New Punjab Club unveils new seasonal dishes

Wander Woman

APRIL is a bustling time in Punjab. As an agricultural region, it marks the start of the rabi harvest where winter crops are reaped and the sound of combine harvesters fills the air, which becomes thick with the scent of cut crops and hazy with dust kicked up by the frenetic activity. A successful growing season determines the whole year for many Punjabis and a bountiful harvest is cause for region-wide celebrations.

Fresh from its one-star Michelin debut, New Punjab Club unveils a new collection of vibrant and colorful dishes for the warmer months. Guests are invited to escape the sticky heat with an array of fresh and cooling sharing plates, utilizing the best of the new season’s ingredients.

Punjab is known as the region’s "breadbasket." Fertile soils and mineral-rich waters from the Himalayan mountains provide the ideal conditions for growing rice and wheat. During the warm, wet monsoon season, fruits and berries grow wildly on the bountiful bushes and trees, the rivers fill with plump fish and large game animals run wild over the hills.

The new dishes celebrate this seasonal abundance while remaining true to the traditional Punjabi flavors that have garnered a fervently loyal following for the tandoor grill house, a Michelin-starred restaurant in Hong Kong.

Executive Chef Palash Mitra is particularly excited about Tandoori Venison (HK$468), tandoor-roasted Australian venison, from Mandagery Creek, New South Wales. Marinated in fennel seeds and chartreuse liqueur to help it stand the intense temperatures of the tandoor, it is then roasted until charred on the outside and juicy and pink on the inside.

With the season just about to begin, the tender meat is at its best. In the Punjab region, game-hunting has remained a regal activity and this savory dish is served with Channa Salad and green chili chutney, made with ingredients like Kabuli chickpeas and sprouted mung beans that hunters would have carried with them.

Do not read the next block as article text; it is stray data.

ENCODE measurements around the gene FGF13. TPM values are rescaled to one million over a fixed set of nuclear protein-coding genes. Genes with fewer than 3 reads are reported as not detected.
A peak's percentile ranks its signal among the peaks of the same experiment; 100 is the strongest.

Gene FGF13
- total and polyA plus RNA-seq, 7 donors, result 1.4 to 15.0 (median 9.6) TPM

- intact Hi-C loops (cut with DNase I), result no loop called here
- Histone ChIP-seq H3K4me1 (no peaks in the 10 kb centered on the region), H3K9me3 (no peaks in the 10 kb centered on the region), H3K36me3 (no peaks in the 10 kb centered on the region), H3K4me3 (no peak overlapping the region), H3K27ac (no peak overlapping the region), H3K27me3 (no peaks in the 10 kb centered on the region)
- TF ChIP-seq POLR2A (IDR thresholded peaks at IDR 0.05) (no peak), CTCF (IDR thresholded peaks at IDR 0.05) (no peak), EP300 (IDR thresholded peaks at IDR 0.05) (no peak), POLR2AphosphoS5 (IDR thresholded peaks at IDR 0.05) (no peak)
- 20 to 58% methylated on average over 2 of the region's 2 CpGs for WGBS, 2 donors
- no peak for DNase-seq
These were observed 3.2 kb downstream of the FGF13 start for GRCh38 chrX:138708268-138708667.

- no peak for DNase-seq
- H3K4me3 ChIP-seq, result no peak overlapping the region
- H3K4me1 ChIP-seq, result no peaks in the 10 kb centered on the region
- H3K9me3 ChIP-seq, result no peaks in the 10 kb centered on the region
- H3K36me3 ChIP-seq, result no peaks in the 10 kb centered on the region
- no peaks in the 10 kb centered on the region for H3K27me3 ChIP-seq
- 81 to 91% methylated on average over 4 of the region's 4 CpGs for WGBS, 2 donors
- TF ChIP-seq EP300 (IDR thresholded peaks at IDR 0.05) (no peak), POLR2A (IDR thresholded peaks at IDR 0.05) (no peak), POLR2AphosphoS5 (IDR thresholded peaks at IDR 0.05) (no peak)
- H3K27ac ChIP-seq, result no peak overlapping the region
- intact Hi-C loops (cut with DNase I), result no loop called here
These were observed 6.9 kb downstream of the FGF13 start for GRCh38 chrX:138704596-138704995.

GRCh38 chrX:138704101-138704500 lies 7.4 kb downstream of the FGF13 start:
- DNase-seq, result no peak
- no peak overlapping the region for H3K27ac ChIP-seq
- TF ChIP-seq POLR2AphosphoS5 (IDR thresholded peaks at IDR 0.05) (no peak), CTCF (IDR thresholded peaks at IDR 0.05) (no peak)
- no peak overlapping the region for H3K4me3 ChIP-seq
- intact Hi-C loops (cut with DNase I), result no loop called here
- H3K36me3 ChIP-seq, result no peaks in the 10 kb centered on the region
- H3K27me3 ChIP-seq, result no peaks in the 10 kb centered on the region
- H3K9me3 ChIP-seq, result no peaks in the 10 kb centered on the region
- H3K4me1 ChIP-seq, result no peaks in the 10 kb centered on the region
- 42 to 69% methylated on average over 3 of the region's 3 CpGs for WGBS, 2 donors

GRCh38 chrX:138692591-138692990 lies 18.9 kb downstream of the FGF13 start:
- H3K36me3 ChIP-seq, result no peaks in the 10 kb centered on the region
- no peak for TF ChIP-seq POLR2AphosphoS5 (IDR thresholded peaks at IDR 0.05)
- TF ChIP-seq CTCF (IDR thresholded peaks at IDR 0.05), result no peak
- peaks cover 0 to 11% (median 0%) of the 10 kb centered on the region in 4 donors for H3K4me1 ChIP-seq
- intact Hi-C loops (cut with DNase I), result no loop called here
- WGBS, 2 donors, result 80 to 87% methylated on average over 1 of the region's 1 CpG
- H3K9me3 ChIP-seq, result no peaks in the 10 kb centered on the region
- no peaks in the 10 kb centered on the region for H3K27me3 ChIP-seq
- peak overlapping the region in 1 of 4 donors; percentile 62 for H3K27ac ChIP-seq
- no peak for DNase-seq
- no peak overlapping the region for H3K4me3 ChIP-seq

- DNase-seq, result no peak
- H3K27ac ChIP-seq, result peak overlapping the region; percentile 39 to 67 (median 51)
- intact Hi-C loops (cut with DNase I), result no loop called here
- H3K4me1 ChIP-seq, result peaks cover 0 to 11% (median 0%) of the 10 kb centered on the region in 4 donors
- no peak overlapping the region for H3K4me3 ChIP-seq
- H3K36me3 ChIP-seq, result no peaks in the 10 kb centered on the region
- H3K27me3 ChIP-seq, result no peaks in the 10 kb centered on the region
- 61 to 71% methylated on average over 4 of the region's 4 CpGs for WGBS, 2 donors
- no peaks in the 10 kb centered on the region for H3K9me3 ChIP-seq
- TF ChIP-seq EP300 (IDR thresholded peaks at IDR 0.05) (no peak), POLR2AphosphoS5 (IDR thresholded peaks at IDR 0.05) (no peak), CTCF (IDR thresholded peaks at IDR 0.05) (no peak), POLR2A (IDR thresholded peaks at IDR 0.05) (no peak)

Inspired by the simple bank-side cooking of the fishermen who cast their nets each day within the five great rivers of Punjab, Kadai Machli (HK$268) highlights grouper, which is ideal in holding up to the intense heat of the smoky tandoor ovens and robust spices of this light summery curry. Heat takes a back seat to fragrant spring herbs and acidity from lemon juice.

A heralding of the new season sees street vendors in Lahore swapping out their ubiquitous ember-grilled corn from winter in favor of light, bright fruit chaat. The roadside carts found outside every school, every theatre and mosque become a riot of color from the seasonal fruits displayed and for Punjabis, this small street-side transformation truly marks that spring has sprung. A vibrant representation of the season, New Punjab Club’s version of Fruit Chaat (HK$128) is a refreshing fruit salad, lightly spiced with cumin and pepper and dressed with tamarind yoghurt, lemon and salt.

The best of the day’s market fruit is combined with immaculate Japanese strawberries, honeydew melon, and Indian custard apples. Pakistani mulberries are also in season, and the striking black morsels are the star of the show, providing a sweet-sour pop of juicy flavor to complete the dish.

New to the Salaad section is Mooli Salaad (HK$68), made with crunchy radishes, turnips and hot-sour mango pickle, and Tamatar Aur Kheera Salaad (HK$78), highlighting juicy beef tomatoes and greenhouse-grown local cucumbers.

Showcasing the best vegetables of the season is Baingan Bhartha (HK$148), tandoor-roasted aubergine with ginger, Bhindi Masala (HK$148) -- slow-cooked okra flavored with fresh turmeric and cumin -- and Saag Paneer (HK$208), a dish of wilted spinach cooked with soft cheese and garlic. Dal Makhani (HK$148) is a moreish bowl of smoked lentils spiced with fenugreek, ideal for dipping into with a buttery, tandoor-roasted naan.

South Asian cuisine expert, Palash Mitra reveals the inspiration behind the new menu, “We want to showcase the best of what is coming out of the ground and off the bushes right now. Like any agricultural region, Punjabis eat in harmony with the seasons. But don’t worry, the lamb chops aren’t going anywhere.”

Punjab is at 34 Wyndham Street Central, Hong Kong. Email for restaurant reservations.

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